There is quite a lot to unpack there, so let’s take it from the top. Non-Hispanic Black people and Hispanic/Latino people are hospitalized at 4.7 times the rate due to COVID-19 than their white counterparts. There aren’t any prevailing genetic factors that seem to relate to this increased hospitalization. The “ideologues” or epidemiologists (as they are professionally called) have documented a clear relationship between comorbidities, hospitalization for COVID-19, and death. As it turns out, people in the non-white cohort are more likely to be poor, chronically uninsured and underinsured, and more likely to suffer from type-two diabetes, obesity, and hypertension. The CDC is making an earnest effort to determine how they can distribute the vaccine to those that need it most, some of whom are high risk but not exactly elderly. A 55-year-old diabetic with hypertension living in Central Falls, RI is much more likely to die from COVID-19 than, say, my 72-year-old white father, who exercises regularly and lives in a Boston suburb.
It is also very curious how Mr. Carlson conflates “money, power, and wokeness.” If you look at the progressive agenda taking hold, it is clear that the stimulus is as likely to help poor whites in the rust belt as it is to help poor black and brown people. Tucker, why is it that Bernie Sanders’s message resonated with so many Trump voters? Why is it that 54% of Republicans either support the COVID stimulus package or say it isn’t large enough? Could it be that Trump voters are as miffed about the distribution of wealth and power in this country as progressive liberals are? Of course, Mr. Carlson is not offering concrete policy prescriptions, he is offering, albeit indirectly, rhetorical red meat that has been served up to poor whites for generations. As James Baldwin once very succinctly put it to William F. Buckley:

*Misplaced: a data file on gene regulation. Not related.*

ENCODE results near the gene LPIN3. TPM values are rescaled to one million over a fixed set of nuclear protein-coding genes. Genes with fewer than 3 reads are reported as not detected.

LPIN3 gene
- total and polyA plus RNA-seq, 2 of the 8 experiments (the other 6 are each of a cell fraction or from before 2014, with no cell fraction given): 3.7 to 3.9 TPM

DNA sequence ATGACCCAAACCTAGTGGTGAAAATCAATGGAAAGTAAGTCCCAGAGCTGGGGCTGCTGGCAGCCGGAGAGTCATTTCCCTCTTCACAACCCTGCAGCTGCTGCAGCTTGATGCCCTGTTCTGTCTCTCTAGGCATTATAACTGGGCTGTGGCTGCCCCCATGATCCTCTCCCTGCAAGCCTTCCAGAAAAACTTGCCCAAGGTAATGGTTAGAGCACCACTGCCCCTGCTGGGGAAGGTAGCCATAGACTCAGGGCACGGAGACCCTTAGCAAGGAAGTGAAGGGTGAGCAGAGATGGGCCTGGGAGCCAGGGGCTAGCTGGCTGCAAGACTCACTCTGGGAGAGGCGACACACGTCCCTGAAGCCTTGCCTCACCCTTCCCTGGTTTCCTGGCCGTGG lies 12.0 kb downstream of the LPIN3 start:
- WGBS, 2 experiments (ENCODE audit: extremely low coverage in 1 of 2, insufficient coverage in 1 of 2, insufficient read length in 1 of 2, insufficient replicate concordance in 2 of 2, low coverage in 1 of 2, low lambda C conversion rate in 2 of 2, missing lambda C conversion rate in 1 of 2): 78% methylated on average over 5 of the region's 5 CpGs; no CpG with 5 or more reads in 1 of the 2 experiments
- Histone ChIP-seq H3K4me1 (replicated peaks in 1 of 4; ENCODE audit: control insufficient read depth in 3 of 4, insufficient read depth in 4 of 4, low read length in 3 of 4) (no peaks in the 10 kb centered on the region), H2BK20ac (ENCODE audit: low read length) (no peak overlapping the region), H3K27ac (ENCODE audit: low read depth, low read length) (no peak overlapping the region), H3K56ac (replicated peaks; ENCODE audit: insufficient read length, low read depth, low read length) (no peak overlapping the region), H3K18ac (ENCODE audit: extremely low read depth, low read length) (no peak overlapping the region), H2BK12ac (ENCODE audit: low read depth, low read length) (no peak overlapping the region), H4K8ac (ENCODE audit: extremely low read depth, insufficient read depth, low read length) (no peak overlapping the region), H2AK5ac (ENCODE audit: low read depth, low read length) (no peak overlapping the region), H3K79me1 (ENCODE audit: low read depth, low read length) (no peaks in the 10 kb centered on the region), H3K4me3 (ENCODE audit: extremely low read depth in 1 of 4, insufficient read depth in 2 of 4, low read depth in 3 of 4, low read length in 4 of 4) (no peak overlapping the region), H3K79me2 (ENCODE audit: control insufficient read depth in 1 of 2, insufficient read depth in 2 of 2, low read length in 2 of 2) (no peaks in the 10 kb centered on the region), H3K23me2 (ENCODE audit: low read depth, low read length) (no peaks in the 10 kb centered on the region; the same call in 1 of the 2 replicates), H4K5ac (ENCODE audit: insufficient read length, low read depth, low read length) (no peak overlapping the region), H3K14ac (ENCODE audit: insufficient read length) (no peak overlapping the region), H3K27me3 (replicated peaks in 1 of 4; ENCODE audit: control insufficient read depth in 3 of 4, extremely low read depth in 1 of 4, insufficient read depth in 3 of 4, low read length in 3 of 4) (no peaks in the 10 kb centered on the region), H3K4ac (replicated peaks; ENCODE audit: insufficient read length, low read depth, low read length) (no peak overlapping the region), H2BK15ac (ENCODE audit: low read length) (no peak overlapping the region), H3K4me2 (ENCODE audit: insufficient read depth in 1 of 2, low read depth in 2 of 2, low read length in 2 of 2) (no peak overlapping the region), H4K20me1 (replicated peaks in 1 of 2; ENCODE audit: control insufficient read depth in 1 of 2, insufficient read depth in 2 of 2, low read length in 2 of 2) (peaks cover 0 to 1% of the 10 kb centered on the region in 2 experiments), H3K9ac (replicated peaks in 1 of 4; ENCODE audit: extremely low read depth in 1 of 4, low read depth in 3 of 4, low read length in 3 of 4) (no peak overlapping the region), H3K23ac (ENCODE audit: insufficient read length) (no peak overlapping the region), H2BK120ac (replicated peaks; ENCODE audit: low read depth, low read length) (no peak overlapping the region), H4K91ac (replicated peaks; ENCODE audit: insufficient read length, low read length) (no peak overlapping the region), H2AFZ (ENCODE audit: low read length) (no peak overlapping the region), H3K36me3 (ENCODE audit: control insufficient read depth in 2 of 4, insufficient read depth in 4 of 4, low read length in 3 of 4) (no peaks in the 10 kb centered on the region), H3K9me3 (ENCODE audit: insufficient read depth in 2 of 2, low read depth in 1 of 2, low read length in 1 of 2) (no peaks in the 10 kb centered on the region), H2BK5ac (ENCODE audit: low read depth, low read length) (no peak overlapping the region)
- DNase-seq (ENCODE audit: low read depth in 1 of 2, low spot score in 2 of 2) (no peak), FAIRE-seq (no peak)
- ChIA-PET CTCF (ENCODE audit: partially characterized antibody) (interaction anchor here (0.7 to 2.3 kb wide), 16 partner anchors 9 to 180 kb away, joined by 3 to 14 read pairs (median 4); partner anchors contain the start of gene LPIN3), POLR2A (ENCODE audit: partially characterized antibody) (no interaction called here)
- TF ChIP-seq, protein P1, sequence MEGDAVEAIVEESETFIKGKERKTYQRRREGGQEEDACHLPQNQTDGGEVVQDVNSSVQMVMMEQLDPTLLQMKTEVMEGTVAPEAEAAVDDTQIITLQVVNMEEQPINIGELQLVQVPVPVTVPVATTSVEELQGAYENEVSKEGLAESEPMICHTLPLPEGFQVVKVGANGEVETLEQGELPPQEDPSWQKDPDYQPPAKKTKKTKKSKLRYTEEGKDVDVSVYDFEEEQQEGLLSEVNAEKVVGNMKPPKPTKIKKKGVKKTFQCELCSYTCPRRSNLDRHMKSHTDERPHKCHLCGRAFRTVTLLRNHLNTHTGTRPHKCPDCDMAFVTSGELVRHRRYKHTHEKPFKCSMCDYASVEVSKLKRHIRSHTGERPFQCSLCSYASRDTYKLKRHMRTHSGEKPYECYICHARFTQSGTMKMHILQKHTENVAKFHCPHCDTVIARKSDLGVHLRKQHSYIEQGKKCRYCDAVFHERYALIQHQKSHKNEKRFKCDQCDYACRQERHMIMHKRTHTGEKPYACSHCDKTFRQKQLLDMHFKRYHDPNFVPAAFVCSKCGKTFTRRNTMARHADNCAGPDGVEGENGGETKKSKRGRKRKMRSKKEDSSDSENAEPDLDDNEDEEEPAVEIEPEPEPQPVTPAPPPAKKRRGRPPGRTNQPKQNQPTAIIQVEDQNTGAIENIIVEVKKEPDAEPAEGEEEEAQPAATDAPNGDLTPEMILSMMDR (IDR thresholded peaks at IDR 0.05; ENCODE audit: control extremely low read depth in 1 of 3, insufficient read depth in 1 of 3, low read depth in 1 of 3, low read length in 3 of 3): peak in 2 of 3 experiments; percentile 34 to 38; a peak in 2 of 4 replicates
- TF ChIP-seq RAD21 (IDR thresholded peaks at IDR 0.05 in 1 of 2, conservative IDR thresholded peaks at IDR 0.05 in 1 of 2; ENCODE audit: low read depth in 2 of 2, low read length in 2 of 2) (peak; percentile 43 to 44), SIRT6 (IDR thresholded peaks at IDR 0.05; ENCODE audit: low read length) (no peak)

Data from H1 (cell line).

“No matter what disaster overtakes them, they have one enormous knowledge and consolation which is like a heavenly revelation: at least they are not black. Now I suggest that of all the terrible things that can happen to a human being, that is one of the worst. I suggest that what has happened to white southerners is in some ways, after all, much worse than what has happened to Negroes there.”
Baldwin hinted that this “consolation” story, this racial narrative of white superiority, is as effective and timeless as it is nihilistic. To put that in more contemporary terms, no matter how desperate the lot in life may be for the average white Trump voter, there is always a relief in this white mythology. Tucker Carlson’s show is a master class in how this message has been modernized. He wouldn’t use some of the outmoded racist language employed by the late William F. Buckley. No, his program is like an advanced placement nouveau-bigotry seminar. It affords the viewer (and the host) the succor of the racist diatribe, with a verbal veneer of deniability. It is as modern as the political non-apology al la Andrew Cuomo. Here is one of the better examples: